Schedule Mishaps Cause Stress Among Faculty and Students


Photo provided by Ms. Su

Ms. Su’s chemistry honors class contains over the maximum amount of students allowed by the district.

Edward Wang, Staff Writer

At Cam High, students and teachers alike have noticed an abnormal amount of class changes in the 2018-2019 school year compared to previous years.

The primary reason for these schedule changes is due to class size. In some classes there are too few or too many students enrolled, so counselors pull and add students in an attempt to even out the amount of students in each period.

Some students can be moved from a class without notice due to an overload of people. According to an agreement made by OUHSD and the Oxnard Federation of Teachers, there should be a maximum class size of 38 students. A class that exceeds the maximum amount of students can lead to a loss of instruction time as well as the creation of a liability issue.

Mr. Kevin Buddhu, English teacher, said, “We’re supposed to be serving students but having over 45 [students] through weeks on end, in very hot weather, serves no one.”

In response to an email, Ms. Connie Su, chemistry honors teacher, said, “Having more than 38 students in chemistry lab can be dangerous. It makes monitoring much more difficult.”

Classes with a low student count are also affected. If a class does not achieve the minimum requirement of 20 students, the school will dissolve it. Ms. Marisa Stuteville, counselor, said, “The district and the union will collapse a class that’s below 20 students. And that’s because they’re saying, ‘well, can’t we just put those kids in another class and then open up another section…?'”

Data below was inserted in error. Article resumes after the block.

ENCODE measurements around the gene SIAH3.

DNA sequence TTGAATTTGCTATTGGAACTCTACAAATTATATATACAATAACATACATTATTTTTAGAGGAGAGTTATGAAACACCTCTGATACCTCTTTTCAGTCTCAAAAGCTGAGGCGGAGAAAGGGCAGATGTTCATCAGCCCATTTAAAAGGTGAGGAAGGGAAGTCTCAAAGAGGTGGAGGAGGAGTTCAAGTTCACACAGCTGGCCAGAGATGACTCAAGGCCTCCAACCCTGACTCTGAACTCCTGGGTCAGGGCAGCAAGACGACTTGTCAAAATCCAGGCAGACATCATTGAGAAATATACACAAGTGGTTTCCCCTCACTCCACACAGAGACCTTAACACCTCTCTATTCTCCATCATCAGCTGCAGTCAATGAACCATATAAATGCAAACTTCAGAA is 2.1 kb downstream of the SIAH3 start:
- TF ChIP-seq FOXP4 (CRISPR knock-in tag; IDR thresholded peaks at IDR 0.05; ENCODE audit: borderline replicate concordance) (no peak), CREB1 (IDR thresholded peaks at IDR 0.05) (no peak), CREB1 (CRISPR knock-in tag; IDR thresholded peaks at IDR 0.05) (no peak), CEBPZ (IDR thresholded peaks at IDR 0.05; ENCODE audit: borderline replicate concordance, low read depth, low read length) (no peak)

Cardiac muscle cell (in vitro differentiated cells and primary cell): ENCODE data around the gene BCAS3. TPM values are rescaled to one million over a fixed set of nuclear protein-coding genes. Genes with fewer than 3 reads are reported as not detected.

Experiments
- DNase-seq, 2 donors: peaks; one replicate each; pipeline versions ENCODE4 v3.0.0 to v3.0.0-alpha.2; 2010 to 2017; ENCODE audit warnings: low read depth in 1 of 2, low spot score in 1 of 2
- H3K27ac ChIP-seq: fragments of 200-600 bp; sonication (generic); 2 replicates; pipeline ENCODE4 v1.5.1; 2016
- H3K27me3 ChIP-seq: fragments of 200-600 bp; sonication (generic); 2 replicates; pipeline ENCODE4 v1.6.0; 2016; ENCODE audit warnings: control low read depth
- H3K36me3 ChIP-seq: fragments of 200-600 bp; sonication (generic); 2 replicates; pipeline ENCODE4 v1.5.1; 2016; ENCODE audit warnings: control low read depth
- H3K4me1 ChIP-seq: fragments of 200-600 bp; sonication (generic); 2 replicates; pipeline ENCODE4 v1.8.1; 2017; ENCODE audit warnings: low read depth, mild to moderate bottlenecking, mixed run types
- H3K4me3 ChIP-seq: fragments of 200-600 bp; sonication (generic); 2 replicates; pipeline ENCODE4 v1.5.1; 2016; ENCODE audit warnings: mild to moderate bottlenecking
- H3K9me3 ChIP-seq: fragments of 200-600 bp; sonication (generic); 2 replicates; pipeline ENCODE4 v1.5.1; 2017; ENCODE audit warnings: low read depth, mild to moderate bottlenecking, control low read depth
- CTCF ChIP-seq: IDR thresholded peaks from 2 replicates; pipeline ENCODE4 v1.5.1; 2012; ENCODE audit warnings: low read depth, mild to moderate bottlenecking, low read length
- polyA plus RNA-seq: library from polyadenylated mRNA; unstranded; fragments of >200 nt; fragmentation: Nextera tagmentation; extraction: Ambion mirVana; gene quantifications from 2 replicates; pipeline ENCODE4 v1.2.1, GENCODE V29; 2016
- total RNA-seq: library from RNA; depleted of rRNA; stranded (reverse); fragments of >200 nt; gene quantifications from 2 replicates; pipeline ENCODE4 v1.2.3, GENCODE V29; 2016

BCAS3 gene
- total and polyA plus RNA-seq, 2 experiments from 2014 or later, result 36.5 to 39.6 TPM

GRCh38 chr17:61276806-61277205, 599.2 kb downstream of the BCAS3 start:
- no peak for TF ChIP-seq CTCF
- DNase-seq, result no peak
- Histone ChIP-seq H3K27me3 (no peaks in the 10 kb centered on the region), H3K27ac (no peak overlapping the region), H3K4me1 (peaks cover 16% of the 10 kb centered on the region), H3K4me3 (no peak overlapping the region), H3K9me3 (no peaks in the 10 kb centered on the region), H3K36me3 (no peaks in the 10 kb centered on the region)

Prior to this school year, students were expected to meet with their counselors to discuss classes for the next year. Now, many students who originally enrolled in Advanced Placement (AP) and honors courses have moved to a lower level. This caused the amount of college preparation (CP) classes on campus to increase, and AP and honors teachers are having to drop AP classes in order to take on more CP classes.

“Some of the big issues that we’re having right now are that there’s not enough of college prep sections and the classes in AP and honors are too low. So, then, we get the collapsing of [AP] classes and you get the opening of college prep classes,” said Stuteville.

Some students that were forced to switch their schedules are upset over the matter.

“It made me pretty angry and kind of stressed out that I would have to start with a whole new teacher,” said Donny Robbins, junior. “It made my schedule a lot harder than the original. I really liked my first history teacher because the style of the class is more suited for me, but the new teacher, from what I have heard, would not work as well.”

Counselors originally informed teachers that classes would be finalized on Sept. 12; however, they were later informed that the finalization date would be Sept. 19.